• Fix incorrectly folded long Summary metadata
  • Fix cross compilation for Python 3.10 in #646

0.11.4 - 2021-09-28

  • Autodetect PyPy executables in #617
  • auditwheel: add libz.so.1 to whitelisted libraries in #625
  • auditwheel: detect musl libc in #629
  • Fixed Python 3.10 and later versions detection on Windows in #630
  • Install entrypoint scripts in maturin develop command in #633 and #634
  • Add support for installing optional dependencies in maturin develop command in #635
  • Fixed build error when manylinux/compatibility options is specified in pyproject.toml in #637

0.11.3 - 2021-08-25

  • Add path option for Python source in #584
  • Add auditwheel support for musllinux in #597
  • [tool.maturin] options from pyproject.toml will be used automatically in #605
  • Skip unavailable Python interpreters from pyenv in #609

0.11.2 - 2021-07-20

  • Use UTF-8 encoding when reading pyproject.toml by domdfcoding in #588
  • Use Cargo's repository field as Source Code in project URL in #590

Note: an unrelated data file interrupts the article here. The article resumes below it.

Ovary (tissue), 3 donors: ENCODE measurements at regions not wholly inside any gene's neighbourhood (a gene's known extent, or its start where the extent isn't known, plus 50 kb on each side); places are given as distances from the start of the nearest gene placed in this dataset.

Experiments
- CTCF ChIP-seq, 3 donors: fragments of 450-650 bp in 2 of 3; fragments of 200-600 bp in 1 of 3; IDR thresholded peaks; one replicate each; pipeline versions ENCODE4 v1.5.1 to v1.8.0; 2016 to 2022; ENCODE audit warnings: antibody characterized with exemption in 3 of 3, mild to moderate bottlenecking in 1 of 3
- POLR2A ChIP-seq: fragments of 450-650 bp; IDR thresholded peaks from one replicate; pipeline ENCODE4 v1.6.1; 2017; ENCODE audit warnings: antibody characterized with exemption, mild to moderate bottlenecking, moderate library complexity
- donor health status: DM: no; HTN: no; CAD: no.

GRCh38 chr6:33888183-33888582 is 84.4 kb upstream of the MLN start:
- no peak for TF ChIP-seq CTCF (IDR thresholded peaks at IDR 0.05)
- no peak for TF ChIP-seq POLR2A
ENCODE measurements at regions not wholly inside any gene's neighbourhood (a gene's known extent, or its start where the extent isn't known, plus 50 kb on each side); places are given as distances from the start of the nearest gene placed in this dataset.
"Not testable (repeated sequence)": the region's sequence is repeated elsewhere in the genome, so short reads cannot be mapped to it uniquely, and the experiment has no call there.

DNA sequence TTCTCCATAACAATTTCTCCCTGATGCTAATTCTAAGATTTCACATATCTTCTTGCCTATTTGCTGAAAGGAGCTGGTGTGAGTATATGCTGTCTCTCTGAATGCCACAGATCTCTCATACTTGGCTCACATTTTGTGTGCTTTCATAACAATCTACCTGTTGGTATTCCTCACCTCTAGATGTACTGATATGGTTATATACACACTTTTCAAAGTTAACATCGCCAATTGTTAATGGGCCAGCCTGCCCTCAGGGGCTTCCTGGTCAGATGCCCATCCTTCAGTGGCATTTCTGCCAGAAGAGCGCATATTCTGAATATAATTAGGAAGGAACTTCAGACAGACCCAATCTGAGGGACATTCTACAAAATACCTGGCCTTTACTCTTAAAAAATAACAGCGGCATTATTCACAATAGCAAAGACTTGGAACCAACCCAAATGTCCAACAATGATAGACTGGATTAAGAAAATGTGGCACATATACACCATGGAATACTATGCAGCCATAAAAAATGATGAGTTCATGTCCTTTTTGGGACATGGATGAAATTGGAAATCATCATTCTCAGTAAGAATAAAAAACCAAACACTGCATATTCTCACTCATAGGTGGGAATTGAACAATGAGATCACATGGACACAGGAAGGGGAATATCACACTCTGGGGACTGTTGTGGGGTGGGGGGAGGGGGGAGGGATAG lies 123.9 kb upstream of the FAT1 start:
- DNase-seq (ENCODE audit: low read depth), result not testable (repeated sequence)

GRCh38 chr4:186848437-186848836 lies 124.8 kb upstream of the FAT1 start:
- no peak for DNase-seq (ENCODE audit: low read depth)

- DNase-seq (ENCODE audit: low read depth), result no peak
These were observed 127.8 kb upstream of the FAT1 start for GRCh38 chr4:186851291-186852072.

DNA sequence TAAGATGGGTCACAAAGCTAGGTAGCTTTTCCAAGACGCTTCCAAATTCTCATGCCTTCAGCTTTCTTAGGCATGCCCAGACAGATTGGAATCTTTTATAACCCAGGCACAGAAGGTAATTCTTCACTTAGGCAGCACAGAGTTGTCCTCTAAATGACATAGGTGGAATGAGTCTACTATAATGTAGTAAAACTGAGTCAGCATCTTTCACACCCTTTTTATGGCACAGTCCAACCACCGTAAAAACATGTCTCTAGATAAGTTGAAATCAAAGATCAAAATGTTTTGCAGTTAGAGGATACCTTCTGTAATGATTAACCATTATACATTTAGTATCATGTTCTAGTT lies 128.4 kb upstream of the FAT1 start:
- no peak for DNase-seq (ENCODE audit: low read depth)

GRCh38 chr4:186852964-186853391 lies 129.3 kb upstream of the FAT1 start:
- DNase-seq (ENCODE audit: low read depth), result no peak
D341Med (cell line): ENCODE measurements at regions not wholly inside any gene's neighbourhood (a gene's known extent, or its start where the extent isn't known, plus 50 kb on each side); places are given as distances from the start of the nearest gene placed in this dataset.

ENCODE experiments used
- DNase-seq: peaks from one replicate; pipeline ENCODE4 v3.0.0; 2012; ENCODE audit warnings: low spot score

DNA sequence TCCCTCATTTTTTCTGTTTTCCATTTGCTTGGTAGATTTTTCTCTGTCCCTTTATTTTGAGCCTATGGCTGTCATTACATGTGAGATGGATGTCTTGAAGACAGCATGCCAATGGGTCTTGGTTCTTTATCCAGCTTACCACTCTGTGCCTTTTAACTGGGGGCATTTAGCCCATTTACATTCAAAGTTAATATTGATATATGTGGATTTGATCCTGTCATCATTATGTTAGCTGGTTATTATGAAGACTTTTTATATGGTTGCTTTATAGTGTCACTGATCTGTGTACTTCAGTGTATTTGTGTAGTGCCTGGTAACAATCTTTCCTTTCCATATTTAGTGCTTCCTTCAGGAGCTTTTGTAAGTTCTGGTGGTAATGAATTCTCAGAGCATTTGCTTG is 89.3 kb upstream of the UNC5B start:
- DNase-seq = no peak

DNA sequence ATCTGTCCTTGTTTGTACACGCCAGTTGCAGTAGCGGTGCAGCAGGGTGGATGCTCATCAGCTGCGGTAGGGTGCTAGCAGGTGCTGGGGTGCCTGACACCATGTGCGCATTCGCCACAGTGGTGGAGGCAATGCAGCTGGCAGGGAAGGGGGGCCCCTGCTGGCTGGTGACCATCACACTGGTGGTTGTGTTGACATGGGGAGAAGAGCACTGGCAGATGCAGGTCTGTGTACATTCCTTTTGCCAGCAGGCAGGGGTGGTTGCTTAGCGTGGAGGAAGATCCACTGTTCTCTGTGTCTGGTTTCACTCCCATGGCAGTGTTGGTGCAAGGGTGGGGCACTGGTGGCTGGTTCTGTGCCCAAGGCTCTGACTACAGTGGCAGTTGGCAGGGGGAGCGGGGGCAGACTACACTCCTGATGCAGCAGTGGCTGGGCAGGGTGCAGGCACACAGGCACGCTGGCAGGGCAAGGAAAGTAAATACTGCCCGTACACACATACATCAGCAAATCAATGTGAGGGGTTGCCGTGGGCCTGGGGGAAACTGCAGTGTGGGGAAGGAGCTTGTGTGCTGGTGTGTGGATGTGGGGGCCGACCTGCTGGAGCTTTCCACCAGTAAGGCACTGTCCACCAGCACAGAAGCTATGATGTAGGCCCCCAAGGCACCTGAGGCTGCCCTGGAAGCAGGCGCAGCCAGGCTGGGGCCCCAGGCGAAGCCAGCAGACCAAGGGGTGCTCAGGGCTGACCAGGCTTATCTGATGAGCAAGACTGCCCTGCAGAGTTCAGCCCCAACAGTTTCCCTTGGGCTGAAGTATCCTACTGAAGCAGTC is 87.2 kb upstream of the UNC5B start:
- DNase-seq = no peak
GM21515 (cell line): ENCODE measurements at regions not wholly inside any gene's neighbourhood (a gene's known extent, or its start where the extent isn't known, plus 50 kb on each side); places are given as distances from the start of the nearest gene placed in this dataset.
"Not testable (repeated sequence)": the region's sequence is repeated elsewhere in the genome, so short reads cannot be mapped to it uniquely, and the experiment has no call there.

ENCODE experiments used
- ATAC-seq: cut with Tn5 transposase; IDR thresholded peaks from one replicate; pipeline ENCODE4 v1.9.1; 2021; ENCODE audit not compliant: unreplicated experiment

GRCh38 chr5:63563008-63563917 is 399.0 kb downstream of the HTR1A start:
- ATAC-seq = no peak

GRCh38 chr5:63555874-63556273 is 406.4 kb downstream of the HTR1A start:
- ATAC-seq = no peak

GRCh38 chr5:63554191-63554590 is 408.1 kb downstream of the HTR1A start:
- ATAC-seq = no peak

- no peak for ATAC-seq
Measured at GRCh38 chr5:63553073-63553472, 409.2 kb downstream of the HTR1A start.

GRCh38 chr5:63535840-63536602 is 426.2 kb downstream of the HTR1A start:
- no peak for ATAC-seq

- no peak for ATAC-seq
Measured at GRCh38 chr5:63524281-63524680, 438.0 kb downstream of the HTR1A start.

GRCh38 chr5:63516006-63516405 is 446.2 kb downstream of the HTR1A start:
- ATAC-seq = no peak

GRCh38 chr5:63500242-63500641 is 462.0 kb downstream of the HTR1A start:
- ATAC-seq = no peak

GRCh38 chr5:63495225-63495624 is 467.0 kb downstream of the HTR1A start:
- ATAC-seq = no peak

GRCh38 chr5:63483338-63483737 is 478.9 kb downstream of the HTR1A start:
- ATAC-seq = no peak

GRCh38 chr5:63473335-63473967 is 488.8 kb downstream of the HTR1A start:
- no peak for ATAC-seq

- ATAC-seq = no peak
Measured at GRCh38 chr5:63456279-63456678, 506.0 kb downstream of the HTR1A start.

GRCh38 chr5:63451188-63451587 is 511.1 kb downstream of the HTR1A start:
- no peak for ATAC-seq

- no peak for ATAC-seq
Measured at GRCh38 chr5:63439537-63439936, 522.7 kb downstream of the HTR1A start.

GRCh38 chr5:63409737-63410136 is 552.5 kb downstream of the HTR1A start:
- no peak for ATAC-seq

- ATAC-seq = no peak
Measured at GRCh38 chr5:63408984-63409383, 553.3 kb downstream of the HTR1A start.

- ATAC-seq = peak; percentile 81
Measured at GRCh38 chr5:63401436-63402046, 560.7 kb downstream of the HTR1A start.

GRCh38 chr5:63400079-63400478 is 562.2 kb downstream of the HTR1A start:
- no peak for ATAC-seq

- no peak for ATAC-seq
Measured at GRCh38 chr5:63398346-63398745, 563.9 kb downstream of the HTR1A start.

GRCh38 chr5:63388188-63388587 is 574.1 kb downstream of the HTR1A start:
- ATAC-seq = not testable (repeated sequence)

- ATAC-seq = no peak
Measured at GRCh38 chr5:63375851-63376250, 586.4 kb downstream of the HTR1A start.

• Fold long header fields in Python metadata in #594
  • Fix maturin develop for PyPy on Unix in #596

0.11.1 - 2021-07-10

  • Fix sdist error when VCS has uncommitted renamed files in #585
  • Add maturin completions <shell> command to generate shell completions in #586

0.11.0 - 2021-07-04

  • Add support for reading metadata from PEP 621 project table in pyproject.toml in #555
  • Users should migrate away from the old [package.metadata.maturin] table of Cargo.toml to this new [project] table of pyproject.toml
  • Add PEP 656 musllinux support in #543
  • --manylinux is now called --compatibility and supports musllinux
  • The pure rust install layout changed from just the shared library to a python module that reexports the shared library. This should have now observable consequences for users of the created wheel expect that my_project.my_project is now also importable (and equal to just my_project)